They register in November.
They get their reading lists, and hit the books.
Twenty tomes, a variety of genres, and details, details, details.
In early March, they gather — teams of up to eight fourth- through sixth-graders from the Washington County area — for a written round of competition.
And two weeks later, it's finals time, a fact-based question showdown.
The Battle of the Books program is a 24-year tradition of the Washington County Free Library. Nine teams duked it out intellectually in this year's final round Saturday at Eastern Elementary School in Hagerstown.
While only eight teams usually compete in the finals, this year judges declared a tie in the preliminaries and offered a place to both teams.
That was not all that was unique to the 2011 tournament. For the first time in the program's history, organizers added a creative component. Teams submitted projects such as posters, videos, or board games on or before Feb. 12.
Children's Librarian Jeff Ridgeway said the new element was added as a fun way to enhance the teams' understanding of the books they read.
"Up until now, the competition had been fact-based questions, and I don't think that's bad," Ridgeway said. "But some kids have a more creative style of thinking, and we thought adding this would give them an opportunity to exercise that, and expand our horizons."
Projects were graded on a rubric and compiled with written competition scores to determine which teams would compete in the final round.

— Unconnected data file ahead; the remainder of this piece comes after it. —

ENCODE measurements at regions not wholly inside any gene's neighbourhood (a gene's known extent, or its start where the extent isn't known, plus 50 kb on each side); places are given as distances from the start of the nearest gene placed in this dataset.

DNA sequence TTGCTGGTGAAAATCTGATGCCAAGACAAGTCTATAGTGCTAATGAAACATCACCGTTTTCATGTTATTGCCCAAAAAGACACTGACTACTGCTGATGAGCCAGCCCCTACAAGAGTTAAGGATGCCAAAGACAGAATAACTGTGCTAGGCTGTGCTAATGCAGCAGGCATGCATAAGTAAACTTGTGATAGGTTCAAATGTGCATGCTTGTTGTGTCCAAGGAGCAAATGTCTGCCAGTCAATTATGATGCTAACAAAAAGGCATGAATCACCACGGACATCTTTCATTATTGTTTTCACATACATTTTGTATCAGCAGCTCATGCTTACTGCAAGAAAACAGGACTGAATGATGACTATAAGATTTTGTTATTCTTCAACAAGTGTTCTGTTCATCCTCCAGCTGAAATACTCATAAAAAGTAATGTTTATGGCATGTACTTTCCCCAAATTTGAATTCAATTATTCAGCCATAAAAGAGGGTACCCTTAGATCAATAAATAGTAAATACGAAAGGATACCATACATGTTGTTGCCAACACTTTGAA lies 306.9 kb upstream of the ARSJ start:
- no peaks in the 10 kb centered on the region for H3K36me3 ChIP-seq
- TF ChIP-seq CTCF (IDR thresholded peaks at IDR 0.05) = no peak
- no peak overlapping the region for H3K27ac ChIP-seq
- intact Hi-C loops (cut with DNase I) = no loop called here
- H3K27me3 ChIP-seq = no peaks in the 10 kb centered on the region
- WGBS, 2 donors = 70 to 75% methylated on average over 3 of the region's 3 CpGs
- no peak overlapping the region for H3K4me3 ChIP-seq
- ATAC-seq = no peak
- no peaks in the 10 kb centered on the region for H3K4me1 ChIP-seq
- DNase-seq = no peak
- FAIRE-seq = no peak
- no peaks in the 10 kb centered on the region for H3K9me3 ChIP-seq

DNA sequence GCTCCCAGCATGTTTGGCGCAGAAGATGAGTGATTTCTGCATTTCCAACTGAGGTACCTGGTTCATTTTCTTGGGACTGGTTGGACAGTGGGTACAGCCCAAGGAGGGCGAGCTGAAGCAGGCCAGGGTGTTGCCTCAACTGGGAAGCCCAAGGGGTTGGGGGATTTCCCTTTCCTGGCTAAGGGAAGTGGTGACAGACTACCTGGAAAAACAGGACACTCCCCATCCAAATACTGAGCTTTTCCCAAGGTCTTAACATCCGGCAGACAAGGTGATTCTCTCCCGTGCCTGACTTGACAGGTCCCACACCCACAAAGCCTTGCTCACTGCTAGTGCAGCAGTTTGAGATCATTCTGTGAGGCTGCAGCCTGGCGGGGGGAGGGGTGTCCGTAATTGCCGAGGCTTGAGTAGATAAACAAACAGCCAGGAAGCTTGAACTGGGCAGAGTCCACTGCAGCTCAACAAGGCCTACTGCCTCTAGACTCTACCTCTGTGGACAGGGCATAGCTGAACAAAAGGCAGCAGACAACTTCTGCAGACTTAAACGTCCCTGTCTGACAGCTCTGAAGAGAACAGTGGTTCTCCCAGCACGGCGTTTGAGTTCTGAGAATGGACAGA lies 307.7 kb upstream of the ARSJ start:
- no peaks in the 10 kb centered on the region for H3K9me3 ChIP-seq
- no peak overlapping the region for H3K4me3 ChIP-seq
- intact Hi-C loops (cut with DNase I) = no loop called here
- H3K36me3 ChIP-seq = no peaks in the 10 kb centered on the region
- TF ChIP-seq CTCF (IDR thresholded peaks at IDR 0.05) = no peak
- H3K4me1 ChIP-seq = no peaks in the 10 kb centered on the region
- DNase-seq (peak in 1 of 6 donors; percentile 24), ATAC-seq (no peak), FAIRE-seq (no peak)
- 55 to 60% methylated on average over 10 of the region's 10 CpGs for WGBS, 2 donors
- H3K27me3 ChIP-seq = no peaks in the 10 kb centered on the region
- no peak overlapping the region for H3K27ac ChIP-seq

Participants were geared up for competition Saturday. Clad in brightly colored T-shirts bearing team names like Fountaindale Book Miners and Book Brainiacs, the readers sat in circles of chairs facing team members. They listened intently as Ridgeway read questions and quietly "Ooh, ooh, oohed," as they conjured answers.
Finally, one reader would scrawl an answer with black marker on a large writing pad.
Savannah Helmstetter of Hedgesville, W.Va., was a reader with the first-place winning team, the Homeschool Hurricanes.
Before the competition, Savannah said she wasn't the bookish type.
"I was scared I wasn't a good reader," she said.
The spirited competition helped change that. She said to prepare, each of her team's members read five books and studied them to become "experts." Then each member proceeded to read each of the 20 books.
"We quizzed a lot," she said.
Ryan Goodmansen, 10, of Hagerstown, competed with The B.O.B.s of Pangborn, who took second place. Goodmansen said the competition encouraged him to get into books he probably wouldn't have otherwise read.
He said his favorite was "The Mysterious Benedict Society," while "How to Steal a Dog" was "a tricky read."
"But all the books were really good," he said.
Emma K. Doub Razor Readers took the third place prize.